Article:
Inducted: January 9th, 2015
Rusty Young got his musical start in Böenzee Cryque, a Denver-based band that recorded for Uni Records. The double-sided 45 “Still in Love with You Baby” backed with “Sky Gone Gray” went to No. 1 on the hit list of KIMN, Denver’s dominant Top 40 station, in April 1967. On the West Coast, Richie Furay had formed Buffalo Springfield with Stephen Stills and Neil Young. His song “Kind Woman” made the Springfield perhaps the first rock band to experiment with a country sound. Furay called his friend from Colorado, Rusty Young, to play pedal steel guitar on the session.
In 1968, with Springfield in disarray, Furay and guitarist Jim Messina quickly set about assembling a band of their own. They recruited Young, who called in two buddies from Colorado—drummer George Grantham, also from Böenzee Cryque, and bassist Randy Meisner, who came from a rival band, the Poor. Poco’s Pickin’ Up the Pieces album debuted in 1969, blending sweet country harmonies with a driving rock beat. Then Meisner left and later co-founded the Eagles, and Messina slipped into the band’s bass slot until Timothy B. Schmit signed. After Messina split to form a duo with Kenny Loggins, former Illinois Steam Press guitarist Paul Cotton stepped in. Poco made its reputation as an exciting live act, playing hopeful, optimistic music. The 1971 live album, Deliverin’, was its biggest seller of the era.
In 1971, the band members moved to Colorado. While walking down a road to his house near Nederland, Furay wrote one of Poco’s most distinctive compositions—1973’s “A Good Feeling To Know,” with the lyrics “Colorado mountains I can see your distant sky.” Frustrated when the crowd-pleasing track failed to generate the expected commercial success, Furay departed the band.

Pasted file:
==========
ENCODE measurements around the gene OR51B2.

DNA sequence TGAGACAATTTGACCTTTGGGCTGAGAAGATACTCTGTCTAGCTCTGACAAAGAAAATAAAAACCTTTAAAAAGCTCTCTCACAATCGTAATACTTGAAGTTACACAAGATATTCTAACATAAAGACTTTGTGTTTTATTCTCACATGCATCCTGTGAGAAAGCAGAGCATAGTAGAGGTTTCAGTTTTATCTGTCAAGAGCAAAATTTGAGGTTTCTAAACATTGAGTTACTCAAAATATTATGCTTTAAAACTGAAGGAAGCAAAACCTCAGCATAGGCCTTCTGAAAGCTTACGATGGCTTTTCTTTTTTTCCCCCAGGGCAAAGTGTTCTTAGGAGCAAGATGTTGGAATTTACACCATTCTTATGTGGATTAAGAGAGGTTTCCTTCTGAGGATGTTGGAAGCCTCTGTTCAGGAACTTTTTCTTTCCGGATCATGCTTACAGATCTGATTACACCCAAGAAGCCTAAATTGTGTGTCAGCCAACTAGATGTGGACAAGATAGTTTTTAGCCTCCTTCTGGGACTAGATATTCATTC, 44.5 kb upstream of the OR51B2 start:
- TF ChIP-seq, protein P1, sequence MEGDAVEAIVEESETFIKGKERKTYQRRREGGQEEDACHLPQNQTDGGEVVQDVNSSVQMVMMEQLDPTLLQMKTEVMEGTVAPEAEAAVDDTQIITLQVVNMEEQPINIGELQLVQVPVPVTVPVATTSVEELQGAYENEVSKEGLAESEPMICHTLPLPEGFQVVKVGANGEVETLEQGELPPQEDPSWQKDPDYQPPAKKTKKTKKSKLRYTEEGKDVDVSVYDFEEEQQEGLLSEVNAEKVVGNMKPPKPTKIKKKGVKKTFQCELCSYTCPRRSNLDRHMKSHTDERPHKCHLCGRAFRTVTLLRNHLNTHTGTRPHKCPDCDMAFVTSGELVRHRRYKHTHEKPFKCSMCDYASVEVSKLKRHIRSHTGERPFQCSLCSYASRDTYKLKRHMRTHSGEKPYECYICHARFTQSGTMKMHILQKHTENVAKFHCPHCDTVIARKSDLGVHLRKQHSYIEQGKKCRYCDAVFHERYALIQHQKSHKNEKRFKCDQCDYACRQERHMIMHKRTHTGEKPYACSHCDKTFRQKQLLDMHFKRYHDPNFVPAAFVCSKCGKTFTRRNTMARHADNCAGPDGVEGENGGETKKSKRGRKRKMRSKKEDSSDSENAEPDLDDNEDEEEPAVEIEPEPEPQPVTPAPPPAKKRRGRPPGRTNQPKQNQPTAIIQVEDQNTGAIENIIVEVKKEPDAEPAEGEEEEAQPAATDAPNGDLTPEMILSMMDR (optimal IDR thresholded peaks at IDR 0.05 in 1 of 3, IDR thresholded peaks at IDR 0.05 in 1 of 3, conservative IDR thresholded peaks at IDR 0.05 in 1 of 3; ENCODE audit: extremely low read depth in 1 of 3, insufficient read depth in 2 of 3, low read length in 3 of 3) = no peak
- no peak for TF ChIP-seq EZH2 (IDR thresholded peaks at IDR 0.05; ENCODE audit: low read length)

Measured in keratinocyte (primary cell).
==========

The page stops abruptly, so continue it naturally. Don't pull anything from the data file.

Poco plugged on, recording such classics as Schmit’s “Keep On Tryin’,” Young’s “Rose of Cimarron” and Cotton’s “Indian Summer.” When Meisner left the Eagles, Schmit quit Poco to take his place; Grantham left to live and work in Nashville. With Legend, Poco’s 12th studio album, Young and Cotton cracked the top of the charts. Young wrote and sang on the surprise hit, “Crazy Love.” Cotton’s “Heart of the Night” was a second Top 20 hit. Young orchestrated a Poco reunion of the five original members in 1989; Legacy contained the Top 20 hit “Call It Love” and earned a gold record. The team of Young and Cotton carried on until 2010. Young, the Colorado native, has remained the only member who has performed at every Poco gig and played on every Poco recording since the band’s inception.
Richie Furay left Poco in September 1973 to join the Souther-Hillman-Furay Band, a ready-made supergroup assembled by record mogul David Geffen. Furay wrote “Fallin’ in Love,” the group’s sole hit. During the recording of its second album at Caribou Ranch in Nederland, steel guitarist Al Perkins suggested Furay consider Christianity as an alternative lifestyle. Furay went on to pursue a solo career, becoming one of the first rock stars to make Christian music for the general market. 1976’s I’ve Got a Reason spent eight weeks on the Billboard pop album chart, and “I Still Have Dreams” reached the Top 40 in 1979.
In 1982, Furay temporarily abandoned music to devote himself to pastoring Boulder’s 150-member Rocky Mountain Christian Fellowship, now Calvary Chapel in Broomfield. The longtime Colorado resident continues to record and perform with the Richie Furay Band.